Husky Coonhound Mixes don’t need to be bathed often, but they can handle more regular bathing if they inherit a shorter coat rather than a medium-length, fluffy coat.
Once every six weeks should be ideal in the case of a shorter coat, and the longer coat can be left for longer periods as regular bathing is detrimental. You can learn why this is the case here.
Temperament should always be one of the first things you consider when looking at any new dog, especially a mix where it can vary greatly.
Let’s look at some things you can expect from a Husky Coonhound mix in terms of temperament to see whether they’re suited for you.
Husky Coonhound mixes will always be very affectionate to their family and form close bonds with family members as well.
Huskies and Coonhounds are known for their affectionate and social nature, so this trait is guaranteed with a well-socialized Husky Coonhound mix.
Coonhounds were bred to hunt mainly on their own, which means they can be very independent and not always listen to you.
Like many Spitz-type dog breeds, Huskies are naturally very stubborn and often refuse to listen to commands.
This means that the Husky Coonhound mix is prone to stubbornness and not listening to you. Experience with stubborn dog breeds is very beneficial as this can be challenging if you are used to dogs that are more eager to please.
It’s important not to gloss over this point.
Huskly Coonhound mixes are incredibly active, needing at least 2 hours of exercise daily. Ideally, they should also have a working role to fulfill or be given activities to mimic this each day as well.
For example, letting them search out items to mimic hunting or letting them pull you around on a bike or sled to mimic pulling.
They will quickly become bored and potentially destructive if they aren’t given enough exercise.
High Prey Drive
Husky Coonhound mixes have a very high prey drive, much higher than most other dogs.
Huskies have a high prey drive by nature, but Coonhounds are bred specifically for hunting and using their keen sense of smell to track animals like raccoons.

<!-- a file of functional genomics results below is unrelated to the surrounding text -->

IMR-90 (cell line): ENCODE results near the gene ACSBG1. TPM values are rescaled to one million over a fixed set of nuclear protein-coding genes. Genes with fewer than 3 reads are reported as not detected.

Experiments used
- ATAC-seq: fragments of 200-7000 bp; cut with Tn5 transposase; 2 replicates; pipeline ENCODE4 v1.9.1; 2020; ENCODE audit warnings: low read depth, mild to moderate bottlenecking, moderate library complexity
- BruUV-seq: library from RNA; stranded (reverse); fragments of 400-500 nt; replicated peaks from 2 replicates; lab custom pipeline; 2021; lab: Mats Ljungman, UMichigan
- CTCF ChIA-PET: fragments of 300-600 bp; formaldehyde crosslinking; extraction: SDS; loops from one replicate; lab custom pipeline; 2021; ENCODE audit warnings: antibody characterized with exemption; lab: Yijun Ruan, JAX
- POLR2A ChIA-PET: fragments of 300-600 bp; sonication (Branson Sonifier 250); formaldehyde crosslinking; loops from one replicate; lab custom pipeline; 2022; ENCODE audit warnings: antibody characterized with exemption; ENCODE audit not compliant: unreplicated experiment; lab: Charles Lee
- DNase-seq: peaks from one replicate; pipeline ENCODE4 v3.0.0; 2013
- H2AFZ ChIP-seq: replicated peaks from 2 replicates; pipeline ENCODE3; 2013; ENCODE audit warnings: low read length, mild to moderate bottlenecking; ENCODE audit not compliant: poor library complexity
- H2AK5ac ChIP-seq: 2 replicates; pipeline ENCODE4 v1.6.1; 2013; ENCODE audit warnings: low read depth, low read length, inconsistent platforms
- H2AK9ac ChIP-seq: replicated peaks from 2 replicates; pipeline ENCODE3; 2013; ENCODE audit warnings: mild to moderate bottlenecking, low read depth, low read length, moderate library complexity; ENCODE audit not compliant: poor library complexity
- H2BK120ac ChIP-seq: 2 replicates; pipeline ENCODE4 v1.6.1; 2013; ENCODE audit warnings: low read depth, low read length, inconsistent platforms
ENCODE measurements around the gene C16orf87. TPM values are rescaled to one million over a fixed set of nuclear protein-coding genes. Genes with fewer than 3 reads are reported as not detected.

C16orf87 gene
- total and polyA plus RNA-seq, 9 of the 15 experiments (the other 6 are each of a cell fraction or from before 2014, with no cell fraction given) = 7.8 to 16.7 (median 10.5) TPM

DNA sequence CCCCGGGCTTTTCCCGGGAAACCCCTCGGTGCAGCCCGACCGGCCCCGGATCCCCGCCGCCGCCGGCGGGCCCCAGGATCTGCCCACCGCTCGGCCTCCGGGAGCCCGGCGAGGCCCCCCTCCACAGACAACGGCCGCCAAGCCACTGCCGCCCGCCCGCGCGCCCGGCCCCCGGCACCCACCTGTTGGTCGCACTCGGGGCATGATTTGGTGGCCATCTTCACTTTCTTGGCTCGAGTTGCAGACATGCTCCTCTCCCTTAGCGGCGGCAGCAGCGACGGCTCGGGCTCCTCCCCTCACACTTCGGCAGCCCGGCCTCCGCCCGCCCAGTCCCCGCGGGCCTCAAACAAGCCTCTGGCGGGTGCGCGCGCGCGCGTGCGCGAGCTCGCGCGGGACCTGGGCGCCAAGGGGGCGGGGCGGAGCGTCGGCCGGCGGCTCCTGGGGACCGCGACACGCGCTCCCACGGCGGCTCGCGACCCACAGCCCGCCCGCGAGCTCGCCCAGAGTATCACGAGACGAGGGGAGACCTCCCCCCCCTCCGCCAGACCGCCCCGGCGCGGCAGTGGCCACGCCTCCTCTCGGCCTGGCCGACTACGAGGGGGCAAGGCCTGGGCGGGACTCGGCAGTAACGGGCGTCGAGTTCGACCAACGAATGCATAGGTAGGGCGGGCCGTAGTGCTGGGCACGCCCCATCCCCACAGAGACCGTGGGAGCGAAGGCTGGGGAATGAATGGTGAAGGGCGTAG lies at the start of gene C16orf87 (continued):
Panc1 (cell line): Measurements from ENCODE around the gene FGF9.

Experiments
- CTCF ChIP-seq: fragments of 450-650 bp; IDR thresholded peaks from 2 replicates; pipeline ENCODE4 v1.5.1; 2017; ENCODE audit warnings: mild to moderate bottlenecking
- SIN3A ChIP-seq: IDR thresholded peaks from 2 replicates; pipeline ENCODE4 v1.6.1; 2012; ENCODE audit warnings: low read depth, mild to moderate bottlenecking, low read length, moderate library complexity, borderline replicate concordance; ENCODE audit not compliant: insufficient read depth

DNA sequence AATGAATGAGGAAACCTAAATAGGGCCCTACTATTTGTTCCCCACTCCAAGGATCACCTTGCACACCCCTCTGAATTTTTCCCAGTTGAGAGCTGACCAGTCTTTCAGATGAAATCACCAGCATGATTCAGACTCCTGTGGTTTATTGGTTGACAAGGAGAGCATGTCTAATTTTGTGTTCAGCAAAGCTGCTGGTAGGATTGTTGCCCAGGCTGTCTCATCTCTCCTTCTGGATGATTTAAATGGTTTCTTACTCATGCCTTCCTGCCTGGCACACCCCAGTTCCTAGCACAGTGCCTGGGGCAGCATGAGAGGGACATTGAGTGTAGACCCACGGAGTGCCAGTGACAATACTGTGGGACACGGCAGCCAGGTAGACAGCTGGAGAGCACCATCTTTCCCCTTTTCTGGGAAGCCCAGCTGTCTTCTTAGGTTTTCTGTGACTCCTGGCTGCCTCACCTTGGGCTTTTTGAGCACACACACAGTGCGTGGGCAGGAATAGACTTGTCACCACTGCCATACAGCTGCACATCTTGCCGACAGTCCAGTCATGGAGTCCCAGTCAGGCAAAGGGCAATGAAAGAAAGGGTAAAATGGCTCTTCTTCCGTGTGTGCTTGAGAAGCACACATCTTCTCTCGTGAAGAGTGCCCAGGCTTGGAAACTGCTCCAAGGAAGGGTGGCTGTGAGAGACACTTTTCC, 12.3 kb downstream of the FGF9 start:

It’s quite common for Coonhounds to go completely off trail in pursuit of prey, so it’s very important to use a leash at all times unless you’ve trained them to recall (which takes a lot of skill).
Prone To Separation Anxiety
Active dogs like the Husky Coonhound Mix are not designed to be left alone for long periods.
This is detrimental to their well-being and can lead to separation anxiety quickly, where they can display destructive behaviors like excessive howling or chewing if they are left alone for long periods.
There’s no denying the intelligence of the Husky Coonhound mix.
Both breeds come from a working background and can work their roles with minimal human input. This means that they are pretty stubborn and independent at times, as mentioned before, but it also means that they are above average in intelligence.
Husky Coonhound mixes might not always listen to you, but they’ll understand what you’re saying.
Is The Husky Coonhound Mix A Good Family Dog?
The Husky Coonhound Mix can make a great family dog, but they really do need to be fulfilling a working role or part of a highly active family that can meet their needs.
For most families, they are too much work and too highly strung because of how much exercise and purpose they need.
However, for families that can meet their demanding needs, Husky Coonhound Mixes are incredibly rewarding and actually quite laid-back when indoors.
Requires Lots Of Socialization
Socialization is essential for a happy and confident Husky Coonhound mix, just as it is with every dog.
Given how energetic and social they are, socialization is going to help them massively in terms of containing their excitement around new people and building confidence as well.
How Much Do They Cost?
The parent breeds of the Husky Coonhound Mix are pretty expensive, as shown below, but given how rare this mix is, you are much more likely to find them in shelters.
- Huskies cost anywhere from $800 to $1,500 on average
- Coonhounds cost anywhere from $500 to over $2,000, depending on the bloodline
Rescue Husky Coonhound Mix can be even more work if they haven’t been socialized correctly or if they were mistreated from a young age, so keep that in mind.
Husky Coonhound mixes are an incredibly demanding dog to own. They need a lot of exercise and, ideally, a role to fulfill; otherwise, you’ll end up with a destructive and unhappy pup.
If you can meet the needs of this demanding breed, you’ll be rewarded with an incredibly affectionate and friendly dog that will form a very close bond with you and the rest of the family.
If you’re interested in learning about more Husky mixes, you can check out some of our recent articles below: